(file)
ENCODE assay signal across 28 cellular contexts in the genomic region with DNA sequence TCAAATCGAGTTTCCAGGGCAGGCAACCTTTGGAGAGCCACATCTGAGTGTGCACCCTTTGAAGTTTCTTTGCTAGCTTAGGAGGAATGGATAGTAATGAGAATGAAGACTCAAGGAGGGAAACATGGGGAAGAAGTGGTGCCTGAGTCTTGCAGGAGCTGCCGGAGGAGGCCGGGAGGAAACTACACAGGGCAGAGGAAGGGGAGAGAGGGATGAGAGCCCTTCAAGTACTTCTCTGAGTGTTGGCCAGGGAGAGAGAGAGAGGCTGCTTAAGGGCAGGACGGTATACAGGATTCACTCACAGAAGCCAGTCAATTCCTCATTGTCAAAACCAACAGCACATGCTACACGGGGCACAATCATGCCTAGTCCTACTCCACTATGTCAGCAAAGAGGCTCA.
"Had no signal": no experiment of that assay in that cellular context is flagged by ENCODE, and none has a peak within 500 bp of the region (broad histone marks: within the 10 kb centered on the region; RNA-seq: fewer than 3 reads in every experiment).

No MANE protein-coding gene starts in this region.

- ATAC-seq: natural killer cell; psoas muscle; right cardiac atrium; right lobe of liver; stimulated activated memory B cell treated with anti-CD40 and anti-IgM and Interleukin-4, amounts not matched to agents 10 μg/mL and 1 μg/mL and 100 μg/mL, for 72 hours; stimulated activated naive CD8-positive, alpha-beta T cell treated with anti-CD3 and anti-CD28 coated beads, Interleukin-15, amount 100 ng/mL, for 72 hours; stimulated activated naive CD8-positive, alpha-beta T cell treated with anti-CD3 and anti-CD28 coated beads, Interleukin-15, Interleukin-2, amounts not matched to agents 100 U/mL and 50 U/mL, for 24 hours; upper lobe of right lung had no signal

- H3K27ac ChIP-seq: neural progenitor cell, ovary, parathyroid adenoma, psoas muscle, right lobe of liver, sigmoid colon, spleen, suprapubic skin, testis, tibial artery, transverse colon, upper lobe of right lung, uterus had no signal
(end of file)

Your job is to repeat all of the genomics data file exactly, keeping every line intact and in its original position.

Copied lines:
ENCODE assay signal across 28 cellular contexts in the genomic region with DNA sequence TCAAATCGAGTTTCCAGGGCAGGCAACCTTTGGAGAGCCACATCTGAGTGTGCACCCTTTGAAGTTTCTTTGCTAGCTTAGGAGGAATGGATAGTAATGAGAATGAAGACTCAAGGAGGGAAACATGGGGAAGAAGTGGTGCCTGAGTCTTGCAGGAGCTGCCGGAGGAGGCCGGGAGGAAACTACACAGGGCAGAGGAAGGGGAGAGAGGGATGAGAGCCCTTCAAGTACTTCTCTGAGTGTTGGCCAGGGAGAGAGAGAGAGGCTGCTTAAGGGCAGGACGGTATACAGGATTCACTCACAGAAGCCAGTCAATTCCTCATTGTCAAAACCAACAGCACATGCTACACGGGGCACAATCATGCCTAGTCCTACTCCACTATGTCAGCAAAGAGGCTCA.
"Had no signal": no experiment of that assay in that cellular context is flagged by ENCODE, and none has a peak within 500 bp of the region (broad histone marks: within the 10 kb centered on the region; RNA-seq: fewer than 3 reads in every experiment).

No MANE protein-coding gene starts in this region.

- ATAC-seq: natural killer cell; psoas muscle; right cardiac atrium; right lobe of liver; stimulated activated memory B cell treated with anti-CD40 and anti-IgM and Interleukin-4, amounts not matched to agents 10 μg/mL and 1 μg/mL and 100 μg/mL, for 72 hours; stimulated activated naive CD8-positive, alpha-beta T cell treated with anti-CD3 and anti-CD28 coated beads, Interleukin-15, amount 100 ng/mL, for 72 hours; stimulated activated naive CD8-positive, alpha-beta T cell treated with anti-CD3 and anti-CD28 coated beads, Interleukin-15, Interleukin-2, amounts not matched to agents 100 U/mL and 50 U/mL, for 24 hours; upper lobe of right lung had no signal

- H3K27ac ChIP-seq: neural progenitor cell, ovary, parathyroid adenoma, psoas muscle, right lobe of liver, sigmoid colon, spleen, suprapubic skin, testis, tibial artery, transverse colon, upper lobe of right lung, uterus had no signal